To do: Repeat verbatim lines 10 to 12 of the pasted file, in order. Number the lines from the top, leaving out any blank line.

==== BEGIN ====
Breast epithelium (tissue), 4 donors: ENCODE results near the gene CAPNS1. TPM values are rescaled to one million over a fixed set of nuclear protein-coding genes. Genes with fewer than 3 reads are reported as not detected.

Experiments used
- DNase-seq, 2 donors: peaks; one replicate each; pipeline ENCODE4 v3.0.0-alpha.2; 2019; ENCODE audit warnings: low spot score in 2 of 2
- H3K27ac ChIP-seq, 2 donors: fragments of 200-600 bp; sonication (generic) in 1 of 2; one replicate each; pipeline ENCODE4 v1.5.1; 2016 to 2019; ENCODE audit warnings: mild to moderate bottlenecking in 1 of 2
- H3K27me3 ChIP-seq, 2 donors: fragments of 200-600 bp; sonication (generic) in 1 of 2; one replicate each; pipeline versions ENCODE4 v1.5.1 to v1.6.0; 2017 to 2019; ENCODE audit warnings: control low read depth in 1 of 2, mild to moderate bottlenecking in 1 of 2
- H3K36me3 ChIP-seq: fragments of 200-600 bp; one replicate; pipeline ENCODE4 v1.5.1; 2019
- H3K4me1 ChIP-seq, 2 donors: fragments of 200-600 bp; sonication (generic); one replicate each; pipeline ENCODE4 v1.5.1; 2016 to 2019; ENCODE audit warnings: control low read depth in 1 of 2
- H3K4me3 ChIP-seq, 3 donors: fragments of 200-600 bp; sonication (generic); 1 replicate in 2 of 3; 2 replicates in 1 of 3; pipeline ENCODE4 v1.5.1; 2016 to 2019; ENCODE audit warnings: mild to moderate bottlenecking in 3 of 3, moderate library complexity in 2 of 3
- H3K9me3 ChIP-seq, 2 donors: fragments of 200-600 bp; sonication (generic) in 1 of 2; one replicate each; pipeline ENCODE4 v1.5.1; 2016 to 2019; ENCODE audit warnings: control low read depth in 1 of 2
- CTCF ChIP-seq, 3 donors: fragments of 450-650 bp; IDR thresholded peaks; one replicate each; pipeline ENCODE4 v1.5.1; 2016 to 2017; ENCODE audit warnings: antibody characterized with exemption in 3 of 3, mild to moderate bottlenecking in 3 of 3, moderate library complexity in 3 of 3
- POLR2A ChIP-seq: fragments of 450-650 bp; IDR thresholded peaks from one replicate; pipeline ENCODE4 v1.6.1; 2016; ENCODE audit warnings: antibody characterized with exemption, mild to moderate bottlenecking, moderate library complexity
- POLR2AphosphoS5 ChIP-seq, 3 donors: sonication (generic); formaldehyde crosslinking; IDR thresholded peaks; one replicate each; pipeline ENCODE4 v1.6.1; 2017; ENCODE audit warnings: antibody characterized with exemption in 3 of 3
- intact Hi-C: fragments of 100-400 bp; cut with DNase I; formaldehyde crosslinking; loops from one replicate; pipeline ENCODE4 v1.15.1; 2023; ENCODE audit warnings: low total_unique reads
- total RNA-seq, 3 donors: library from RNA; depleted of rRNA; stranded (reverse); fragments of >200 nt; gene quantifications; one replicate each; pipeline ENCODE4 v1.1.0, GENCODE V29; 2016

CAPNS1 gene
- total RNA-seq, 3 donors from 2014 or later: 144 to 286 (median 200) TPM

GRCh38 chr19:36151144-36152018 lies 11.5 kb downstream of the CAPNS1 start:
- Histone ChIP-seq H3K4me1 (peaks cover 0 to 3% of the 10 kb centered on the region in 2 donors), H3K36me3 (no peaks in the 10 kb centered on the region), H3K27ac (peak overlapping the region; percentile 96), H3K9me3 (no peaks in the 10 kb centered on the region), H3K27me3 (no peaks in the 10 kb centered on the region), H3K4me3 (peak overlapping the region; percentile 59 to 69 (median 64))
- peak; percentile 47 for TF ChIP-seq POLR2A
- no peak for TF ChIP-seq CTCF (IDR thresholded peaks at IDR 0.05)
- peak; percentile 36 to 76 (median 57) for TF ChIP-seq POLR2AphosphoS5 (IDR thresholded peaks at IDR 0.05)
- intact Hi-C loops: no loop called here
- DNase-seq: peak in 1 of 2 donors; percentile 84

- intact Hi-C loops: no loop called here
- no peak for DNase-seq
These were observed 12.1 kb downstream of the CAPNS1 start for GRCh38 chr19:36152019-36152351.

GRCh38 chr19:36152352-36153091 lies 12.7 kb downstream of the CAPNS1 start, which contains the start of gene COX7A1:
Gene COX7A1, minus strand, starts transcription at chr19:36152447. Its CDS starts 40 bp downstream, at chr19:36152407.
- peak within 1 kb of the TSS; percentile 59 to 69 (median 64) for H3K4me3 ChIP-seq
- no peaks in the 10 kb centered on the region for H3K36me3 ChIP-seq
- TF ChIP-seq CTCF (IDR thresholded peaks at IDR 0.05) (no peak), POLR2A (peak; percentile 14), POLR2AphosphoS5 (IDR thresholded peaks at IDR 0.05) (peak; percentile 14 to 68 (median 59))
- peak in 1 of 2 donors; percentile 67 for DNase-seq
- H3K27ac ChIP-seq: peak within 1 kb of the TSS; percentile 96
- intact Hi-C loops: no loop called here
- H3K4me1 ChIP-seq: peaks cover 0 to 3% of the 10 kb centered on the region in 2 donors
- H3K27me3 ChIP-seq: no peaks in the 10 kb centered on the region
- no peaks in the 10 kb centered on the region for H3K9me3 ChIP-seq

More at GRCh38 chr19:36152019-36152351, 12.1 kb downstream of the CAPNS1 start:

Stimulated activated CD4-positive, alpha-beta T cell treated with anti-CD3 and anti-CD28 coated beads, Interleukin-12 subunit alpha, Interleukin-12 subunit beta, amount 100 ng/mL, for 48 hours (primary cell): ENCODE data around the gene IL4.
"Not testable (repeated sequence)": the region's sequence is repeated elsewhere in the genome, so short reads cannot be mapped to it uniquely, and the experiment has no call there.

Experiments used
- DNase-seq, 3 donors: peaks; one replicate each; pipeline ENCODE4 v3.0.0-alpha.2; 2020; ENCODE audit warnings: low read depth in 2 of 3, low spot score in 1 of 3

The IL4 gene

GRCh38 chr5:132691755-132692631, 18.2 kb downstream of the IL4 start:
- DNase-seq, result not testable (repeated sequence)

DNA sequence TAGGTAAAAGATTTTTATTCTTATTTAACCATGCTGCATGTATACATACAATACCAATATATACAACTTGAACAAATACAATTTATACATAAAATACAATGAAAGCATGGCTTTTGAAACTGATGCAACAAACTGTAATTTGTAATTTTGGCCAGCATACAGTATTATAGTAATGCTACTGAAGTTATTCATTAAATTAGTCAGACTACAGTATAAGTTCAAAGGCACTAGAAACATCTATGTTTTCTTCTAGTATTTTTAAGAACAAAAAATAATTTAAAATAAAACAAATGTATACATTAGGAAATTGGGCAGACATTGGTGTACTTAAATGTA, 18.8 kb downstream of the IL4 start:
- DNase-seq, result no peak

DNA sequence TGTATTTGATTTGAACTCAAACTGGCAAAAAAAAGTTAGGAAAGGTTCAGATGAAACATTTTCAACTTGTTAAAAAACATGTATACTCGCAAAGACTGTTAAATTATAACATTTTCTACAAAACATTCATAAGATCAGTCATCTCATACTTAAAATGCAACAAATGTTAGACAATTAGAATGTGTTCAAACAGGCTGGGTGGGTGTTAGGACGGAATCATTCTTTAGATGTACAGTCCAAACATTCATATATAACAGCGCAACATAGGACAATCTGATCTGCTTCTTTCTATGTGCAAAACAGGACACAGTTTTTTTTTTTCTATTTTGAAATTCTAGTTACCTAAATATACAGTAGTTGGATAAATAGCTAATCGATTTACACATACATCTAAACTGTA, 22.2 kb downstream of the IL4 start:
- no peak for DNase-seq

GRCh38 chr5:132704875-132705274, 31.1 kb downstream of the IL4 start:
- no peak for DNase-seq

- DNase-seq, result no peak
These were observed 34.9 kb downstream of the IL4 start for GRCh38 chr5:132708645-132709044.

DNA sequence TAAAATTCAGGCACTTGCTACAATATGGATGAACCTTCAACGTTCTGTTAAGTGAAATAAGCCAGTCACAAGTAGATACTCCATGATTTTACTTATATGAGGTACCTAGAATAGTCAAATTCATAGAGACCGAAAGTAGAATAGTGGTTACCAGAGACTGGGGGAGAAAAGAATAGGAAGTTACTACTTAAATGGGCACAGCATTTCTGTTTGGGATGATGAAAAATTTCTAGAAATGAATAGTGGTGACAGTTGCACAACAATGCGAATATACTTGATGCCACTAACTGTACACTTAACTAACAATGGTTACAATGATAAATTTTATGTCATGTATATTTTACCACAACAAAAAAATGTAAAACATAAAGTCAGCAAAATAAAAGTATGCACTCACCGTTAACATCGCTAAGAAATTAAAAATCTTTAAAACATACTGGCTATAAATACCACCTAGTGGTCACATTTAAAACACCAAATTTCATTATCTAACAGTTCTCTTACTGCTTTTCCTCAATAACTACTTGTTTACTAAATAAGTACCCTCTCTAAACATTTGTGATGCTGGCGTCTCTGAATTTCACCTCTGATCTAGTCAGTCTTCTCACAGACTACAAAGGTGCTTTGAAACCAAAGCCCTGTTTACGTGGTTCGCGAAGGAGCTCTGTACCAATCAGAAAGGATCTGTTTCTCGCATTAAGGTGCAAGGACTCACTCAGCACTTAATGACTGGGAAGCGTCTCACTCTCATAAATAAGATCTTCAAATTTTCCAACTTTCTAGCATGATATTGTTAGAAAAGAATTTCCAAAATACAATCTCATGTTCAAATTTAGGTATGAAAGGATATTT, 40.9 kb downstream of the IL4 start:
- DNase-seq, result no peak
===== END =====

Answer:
- CTCF ChIP-seq, 3 donors: fragments of 450-650 bp; IDR thresholded peaks; one replicate each; pipeline ENCODE4 v1.5.1; 2016 to 2017; ENCODE audit warnings: antibody characterized with exemption in 3 of 3, mild to moderate bottlenecking in 3 of 3, moderate library complexity in 3 of 3
- POLR2A ChIP-seq: fragments of 450-650 bp; IDR thresholded peaks from one replicate; pipeline ENCODE4 v1.6.1; 2016; ENCODE audit warnings: antibody characterized with exemption, mild to moderate bottlenecking, moderate library complexity
- POLR2AphosphoS5 ChIP-seq, 3 donors: sonication (generic); formaldehyde crosslinking; IDR thresholded peaks; one replicate each; pipeline ENCODE4 v1.6.1; 2017; ENCODE audit warnings: antibody characterized with exemption in 3 of 3